Mardi Gras Traditions
Mardi Gras is a fun and exciting time of the year. Between the music, parades, floats, and food, it is no wonder why so many people travel to New Orleans each year to take part in the festivities. Mardi Gras is also celebrated in other parts of the world including Belgium, Canada, Italy, Germany, Sweden, the Netherlands, Brazil, and Australia.
There are many traditions that are associated with Mardi Gras. Many of these traditions have been followed for centuries and some have been adapted over the years. One thing is for sure, each of the Mardi Gras traditions observed in New Orleans is an essential part of the carnival festivities!
- Schedule: Fat Tuesday always falls on the day before Ash Wednesday, the start of lent. This date can be anytime between February 3 and March 9, depending on the Catholic Church. The carnival season begins approximately two weeks before Fat Tuesday. During this time, people attend the parades, festivals, and parties that are associated with Mardi Gras.
- Costumes: In New Orleans, it is a Mardi Gras tradition to dress up in multicolored fabrics, masks, and hats. The capuchon is a popular type of hat that is entirely associated with Mardi Gras traditions in New Orleans. This hat is shaped like a cone and is decorated with bright colors, designs, and textures.
- Parades: Another important Mardi Gras tradition is the parades. The parades began in New Orleans around the 1830’s. In 1872, Rex, the King of the Carnival, came up with the idea to make the parades into a spectacular show. Bands, parade floats, costumes, and colorful marchers were added and more parades were put on throughout the carnival season.
- Colors: The traditional colors of Mardi Gras were chosen in 1872 by Rex, the King of Carnival. The three colors are purple (representing justice), gold (signifying power), and green (symbolizing faith).
- Masks: Masks are seen throughout the streets of New Orleans during Mardi Gras as well as at masquerade balls. They were originally worn as a way to protect oneself from the devil or other evil spirits. Though these superstitious beliefs are no longer associated with the masks, the masks are still an essential part of the carnival celebration.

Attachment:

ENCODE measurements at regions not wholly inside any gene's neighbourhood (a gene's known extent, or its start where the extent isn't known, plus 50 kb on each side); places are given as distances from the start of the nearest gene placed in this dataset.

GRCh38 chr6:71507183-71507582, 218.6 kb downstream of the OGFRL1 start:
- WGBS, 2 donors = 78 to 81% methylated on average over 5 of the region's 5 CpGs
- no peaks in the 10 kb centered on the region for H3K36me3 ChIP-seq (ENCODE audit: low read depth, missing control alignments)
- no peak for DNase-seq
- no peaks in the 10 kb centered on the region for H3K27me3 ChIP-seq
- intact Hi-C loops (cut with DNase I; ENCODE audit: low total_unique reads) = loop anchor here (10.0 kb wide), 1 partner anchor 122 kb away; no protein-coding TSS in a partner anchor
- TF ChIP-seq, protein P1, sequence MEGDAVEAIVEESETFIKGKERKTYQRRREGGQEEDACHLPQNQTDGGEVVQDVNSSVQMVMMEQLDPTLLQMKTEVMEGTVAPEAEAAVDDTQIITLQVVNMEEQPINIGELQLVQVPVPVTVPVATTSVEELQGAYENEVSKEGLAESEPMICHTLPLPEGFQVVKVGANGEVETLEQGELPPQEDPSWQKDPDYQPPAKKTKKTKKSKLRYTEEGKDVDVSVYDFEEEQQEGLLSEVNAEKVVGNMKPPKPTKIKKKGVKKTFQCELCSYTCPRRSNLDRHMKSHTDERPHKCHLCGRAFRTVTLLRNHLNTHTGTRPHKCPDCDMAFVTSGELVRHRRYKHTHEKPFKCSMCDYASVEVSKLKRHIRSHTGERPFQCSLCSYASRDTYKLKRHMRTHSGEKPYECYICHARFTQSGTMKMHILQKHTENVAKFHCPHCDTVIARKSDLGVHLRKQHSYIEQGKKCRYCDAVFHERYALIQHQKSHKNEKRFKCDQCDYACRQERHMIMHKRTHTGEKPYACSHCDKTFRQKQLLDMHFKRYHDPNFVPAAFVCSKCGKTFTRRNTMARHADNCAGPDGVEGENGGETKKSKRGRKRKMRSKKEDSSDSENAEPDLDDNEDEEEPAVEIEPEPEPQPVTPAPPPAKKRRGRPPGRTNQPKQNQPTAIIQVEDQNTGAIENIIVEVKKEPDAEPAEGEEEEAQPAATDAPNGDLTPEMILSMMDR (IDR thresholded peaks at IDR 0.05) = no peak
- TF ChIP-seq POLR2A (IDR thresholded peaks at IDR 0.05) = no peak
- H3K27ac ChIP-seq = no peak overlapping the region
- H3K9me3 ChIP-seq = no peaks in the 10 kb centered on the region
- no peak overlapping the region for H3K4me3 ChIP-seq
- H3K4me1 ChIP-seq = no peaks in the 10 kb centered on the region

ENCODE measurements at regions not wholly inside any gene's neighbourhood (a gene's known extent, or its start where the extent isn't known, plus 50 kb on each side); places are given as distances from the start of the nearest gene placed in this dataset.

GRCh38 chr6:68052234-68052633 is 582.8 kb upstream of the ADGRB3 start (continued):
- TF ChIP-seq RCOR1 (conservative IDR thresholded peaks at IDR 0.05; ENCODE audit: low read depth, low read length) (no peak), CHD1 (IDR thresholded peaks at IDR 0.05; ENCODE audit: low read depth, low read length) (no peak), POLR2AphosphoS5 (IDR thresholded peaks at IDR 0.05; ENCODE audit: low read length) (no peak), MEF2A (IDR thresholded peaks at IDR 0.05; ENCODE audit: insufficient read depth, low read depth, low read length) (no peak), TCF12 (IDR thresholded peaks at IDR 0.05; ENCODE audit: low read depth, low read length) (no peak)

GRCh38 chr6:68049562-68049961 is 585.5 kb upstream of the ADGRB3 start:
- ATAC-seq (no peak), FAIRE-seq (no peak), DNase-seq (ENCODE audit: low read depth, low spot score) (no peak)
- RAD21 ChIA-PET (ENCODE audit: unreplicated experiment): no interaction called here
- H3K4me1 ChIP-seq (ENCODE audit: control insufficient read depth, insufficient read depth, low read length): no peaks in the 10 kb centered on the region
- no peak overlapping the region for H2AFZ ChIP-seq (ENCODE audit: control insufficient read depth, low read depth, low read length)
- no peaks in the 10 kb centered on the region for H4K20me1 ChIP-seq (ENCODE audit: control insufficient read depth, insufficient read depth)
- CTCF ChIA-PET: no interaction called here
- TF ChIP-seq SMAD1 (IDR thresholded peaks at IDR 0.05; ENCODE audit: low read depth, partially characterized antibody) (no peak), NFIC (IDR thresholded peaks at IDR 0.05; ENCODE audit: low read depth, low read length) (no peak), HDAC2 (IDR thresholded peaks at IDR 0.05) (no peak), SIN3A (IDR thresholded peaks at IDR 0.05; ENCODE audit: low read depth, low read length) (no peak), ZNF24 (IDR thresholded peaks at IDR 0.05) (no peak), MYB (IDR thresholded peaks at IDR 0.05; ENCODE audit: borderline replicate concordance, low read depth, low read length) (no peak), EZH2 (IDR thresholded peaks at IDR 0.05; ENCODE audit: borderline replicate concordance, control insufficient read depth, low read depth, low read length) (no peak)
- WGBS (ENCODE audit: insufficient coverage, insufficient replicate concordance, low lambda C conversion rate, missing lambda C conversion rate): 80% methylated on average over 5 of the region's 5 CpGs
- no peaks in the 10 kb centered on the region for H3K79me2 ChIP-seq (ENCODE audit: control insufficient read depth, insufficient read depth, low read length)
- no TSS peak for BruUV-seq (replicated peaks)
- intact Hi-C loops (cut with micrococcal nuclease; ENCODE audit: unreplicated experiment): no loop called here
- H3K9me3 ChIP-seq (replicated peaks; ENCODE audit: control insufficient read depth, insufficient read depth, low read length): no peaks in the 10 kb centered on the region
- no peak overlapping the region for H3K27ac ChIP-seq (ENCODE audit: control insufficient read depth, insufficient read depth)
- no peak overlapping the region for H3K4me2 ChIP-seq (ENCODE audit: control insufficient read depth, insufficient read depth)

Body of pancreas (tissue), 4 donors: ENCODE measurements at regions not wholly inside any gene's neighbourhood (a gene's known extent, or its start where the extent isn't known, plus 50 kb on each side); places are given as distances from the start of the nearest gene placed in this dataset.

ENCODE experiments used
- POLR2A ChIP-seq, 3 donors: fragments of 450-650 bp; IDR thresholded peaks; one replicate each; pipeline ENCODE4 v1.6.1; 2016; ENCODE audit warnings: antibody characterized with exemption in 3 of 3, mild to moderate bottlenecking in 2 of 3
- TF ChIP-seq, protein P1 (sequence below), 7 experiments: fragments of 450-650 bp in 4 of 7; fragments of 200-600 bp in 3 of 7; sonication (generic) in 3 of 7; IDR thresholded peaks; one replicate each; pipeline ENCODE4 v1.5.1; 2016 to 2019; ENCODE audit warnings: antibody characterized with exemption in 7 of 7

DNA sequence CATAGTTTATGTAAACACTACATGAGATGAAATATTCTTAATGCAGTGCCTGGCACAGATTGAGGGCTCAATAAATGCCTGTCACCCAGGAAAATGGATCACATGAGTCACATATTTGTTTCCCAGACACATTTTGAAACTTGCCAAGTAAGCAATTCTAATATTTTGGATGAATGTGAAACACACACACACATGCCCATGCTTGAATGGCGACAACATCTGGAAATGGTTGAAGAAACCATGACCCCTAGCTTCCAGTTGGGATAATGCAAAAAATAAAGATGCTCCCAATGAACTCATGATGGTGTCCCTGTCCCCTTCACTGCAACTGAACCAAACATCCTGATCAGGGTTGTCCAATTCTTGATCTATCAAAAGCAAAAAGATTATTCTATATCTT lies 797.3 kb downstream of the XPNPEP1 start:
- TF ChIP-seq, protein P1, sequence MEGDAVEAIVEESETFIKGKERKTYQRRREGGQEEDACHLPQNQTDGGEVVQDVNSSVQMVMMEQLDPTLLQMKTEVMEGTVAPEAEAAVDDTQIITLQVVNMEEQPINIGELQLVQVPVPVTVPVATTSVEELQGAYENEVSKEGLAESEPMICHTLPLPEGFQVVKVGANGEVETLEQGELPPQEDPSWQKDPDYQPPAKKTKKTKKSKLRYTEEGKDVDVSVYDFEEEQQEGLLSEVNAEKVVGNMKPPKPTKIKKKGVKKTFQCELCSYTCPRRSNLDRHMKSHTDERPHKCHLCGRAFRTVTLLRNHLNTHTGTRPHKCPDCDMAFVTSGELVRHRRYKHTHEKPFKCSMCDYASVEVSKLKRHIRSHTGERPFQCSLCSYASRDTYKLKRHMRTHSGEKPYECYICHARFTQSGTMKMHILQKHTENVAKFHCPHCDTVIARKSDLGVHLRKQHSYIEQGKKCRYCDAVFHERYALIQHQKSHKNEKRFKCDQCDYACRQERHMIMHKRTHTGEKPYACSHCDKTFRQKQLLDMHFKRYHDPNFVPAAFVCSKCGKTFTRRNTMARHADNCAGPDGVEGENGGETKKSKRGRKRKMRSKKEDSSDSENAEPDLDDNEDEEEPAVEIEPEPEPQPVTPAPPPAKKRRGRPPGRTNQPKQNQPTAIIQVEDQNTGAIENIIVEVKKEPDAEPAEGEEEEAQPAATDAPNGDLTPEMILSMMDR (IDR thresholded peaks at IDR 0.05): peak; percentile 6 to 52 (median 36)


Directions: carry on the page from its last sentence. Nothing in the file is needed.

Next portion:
- Food: The phrase “Mardi Gras” literally translates to mean “Fat Tuesday” in English. The name stems from the tradition of feasting up until the stroke of midnight on Tuesday when Lent begins. Pancakes are a common food to eat during the feast. It is also a tradition to toss the pancakes with a coin in one hand in order to ensure prosperity throughout the year. Other common Mardi Gras foods are King Cakes, beignets, gumbo, jambalaya, and grits.
- Carnival Ball: This masquerade ball is the climax of the carnival season of Mardi Gras. This annual event is by invitation only in order to keep the Mardi Gras traditions of the krewe secret.
- Mardi Gras terminology: There are many words and phrases associated with Mardi Gras that may not be well known to everyone. A “doubloon” is an aluminum coin that is imprinted with the insignia of the parade crew on one side and the theme of the parade on the other. The “krewe” is the organization that puts on the parade. The “flambeaux” are torches that are carried during the Mardi Gras parades. “Fat Tuesday” is the final day of the carnival season associated with numerous parades, parties, and festivals.
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